Aspens in Arizona??
Colorado and Utah usually steal the credit for glorious aspen groves, but Arizonans know where to go--the Inner Basin of the San Francisco Peaks near Flagstaff. Famous for its high-elevation forest cradled between alpine peaks, Inner Basin Trail #29 is one of the most popular hikes in the state.
The trail and campground are accessible for more than half the year, when the gravel access road is snow free, but early October is by far the best time to go. After summer thunderstorms subside and temperatures begin to drop, groves of aspen trees turn ablaze. The trail climbs through a very impressive expanse of these trees between Lockett Meadow and the Inner Basin. Lockett is the meadow you initially drive into, where the campground is located and the trail starts. The Inner Basin proper is the string of higher meadows at the upper end of the trail.
The hike begins as an easy stroll through the woods, heading gradually uphill. It soon steepens into a set of switchbacks, though remains moderate in grade. About 1.5 miles from the start of the hike, the trail merges with a Forest Service road, and a another half mile takes you into the meadows of the Inner Basin. This road is restricted to service vehicles only and is rarely driven. It leads to an array of pump houses that draw water from springs to supply the city of Flagstaff.
The buildings hardly detract from the allure. As the gravel path continues uphill, trees thin out and peaks loom overhead. This "basin" is actually the blown-out crater of an ancient volcano. The San Francisco Peaks were once one massive mountain built by lava, and was as tall as 16,000 feet. A series of massive eruptions and glacial erosion broke it apart within the last half million years. What remains today are five prominent summits including the highest point in the state, 12,633-foot Humphreys Peak.
The volcano is now extinct, but the crater still explodes--every year--with the fiery color of millions of aspen leaves. The best time to go is during the first two weeks of October. Brilliant colors can still be found outside of this time window, however, because the aspens tend to change color in patches, and certain areas turn earlier or later than others.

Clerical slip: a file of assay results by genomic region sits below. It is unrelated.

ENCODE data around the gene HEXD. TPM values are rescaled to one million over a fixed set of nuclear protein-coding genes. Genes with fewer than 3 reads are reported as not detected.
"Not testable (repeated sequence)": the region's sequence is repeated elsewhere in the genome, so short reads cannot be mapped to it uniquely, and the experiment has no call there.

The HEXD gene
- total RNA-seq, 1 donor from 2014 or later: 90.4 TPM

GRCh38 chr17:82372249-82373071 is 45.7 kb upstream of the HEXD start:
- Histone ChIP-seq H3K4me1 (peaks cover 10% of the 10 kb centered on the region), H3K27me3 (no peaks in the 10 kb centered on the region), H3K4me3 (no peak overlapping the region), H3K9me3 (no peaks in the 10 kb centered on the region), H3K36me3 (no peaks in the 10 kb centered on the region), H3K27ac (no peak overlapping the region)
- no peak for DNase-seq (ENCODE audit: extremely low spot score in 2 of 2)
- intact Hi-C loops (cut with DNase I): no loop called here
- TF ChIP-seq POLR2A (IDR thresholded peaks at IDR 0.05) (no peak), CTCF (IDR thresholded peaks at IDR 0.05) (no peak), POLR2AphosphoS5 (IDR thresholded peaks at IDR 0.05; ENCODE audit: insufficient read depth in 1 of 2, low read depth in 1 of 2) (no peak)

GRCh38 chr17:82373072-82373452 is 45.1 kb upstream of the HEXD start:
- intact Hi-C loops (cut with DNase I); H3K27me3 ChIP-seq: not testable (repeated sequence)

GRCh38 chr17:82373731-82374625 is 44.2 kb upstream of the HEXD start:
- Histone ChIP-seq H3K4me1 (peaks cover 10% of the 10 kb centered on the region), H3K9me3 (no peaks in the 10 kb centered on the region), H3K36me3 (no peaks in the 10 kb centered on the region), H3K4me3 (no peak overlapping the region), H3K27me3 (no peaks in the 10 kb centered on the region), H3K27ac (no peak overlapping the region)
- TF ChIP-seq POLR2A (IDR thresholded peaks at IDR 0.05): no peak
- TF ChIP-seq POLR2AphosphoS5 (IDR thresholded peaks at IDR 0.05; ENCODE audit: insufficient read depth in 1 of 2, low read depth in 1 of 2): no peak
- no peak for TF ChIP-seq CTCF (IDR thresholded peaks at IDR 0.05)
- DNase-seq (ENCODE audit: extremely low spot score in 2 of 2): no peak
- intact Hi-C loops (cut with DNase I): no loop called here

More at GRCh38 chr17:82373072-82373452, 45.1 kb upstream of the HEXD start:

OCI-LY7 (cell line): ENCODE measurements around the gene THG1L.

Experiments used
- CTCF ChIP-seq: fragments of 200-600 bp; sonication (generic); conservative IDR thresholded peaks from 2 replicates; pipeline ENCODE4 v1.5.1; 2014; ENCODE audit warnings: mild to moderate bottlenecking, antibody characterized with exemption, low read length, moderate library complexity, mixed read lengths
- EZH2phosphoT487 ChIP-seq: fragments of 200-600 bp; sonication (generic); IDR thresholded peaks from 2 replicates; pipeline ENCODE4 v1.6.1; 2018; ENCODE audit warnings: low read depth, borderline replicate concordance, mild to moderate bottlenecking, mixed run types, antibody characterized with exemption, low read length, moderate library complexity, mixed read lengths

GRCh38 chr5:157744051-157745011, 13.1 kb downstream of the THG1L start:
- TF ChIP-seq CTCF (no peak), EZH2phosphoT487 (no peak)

Plan for plenty of time to wander this trail and enjoy the aspens from all angles. Don't miss the opportunity to lie down in the grass and stare up at white bark and gold leaves against blue sky. Eventually you will reach the higher meadow where views open up. The trail reaches this spot in just over 2 miles, but you can continue on up the mountain through mixed conifer forest and connect with the Weatherford Trail, which meets the Humphreys Trail for option of conquering the mountain.
Note: The gravel road to Lockett Meadow is passable by all cars, but it is very steep and windy with blind turns. Drive with extreme caution. To improve safety during crowded weekends in fall, the Forest Service sometimes controls the number of cars parked at Lockett Meadow, only allowing one car in for every one car out. Traffic drops off dramatically during the weekdays, so try to avoid Saturdays and Sundays during peak season (late September and early October) if possible.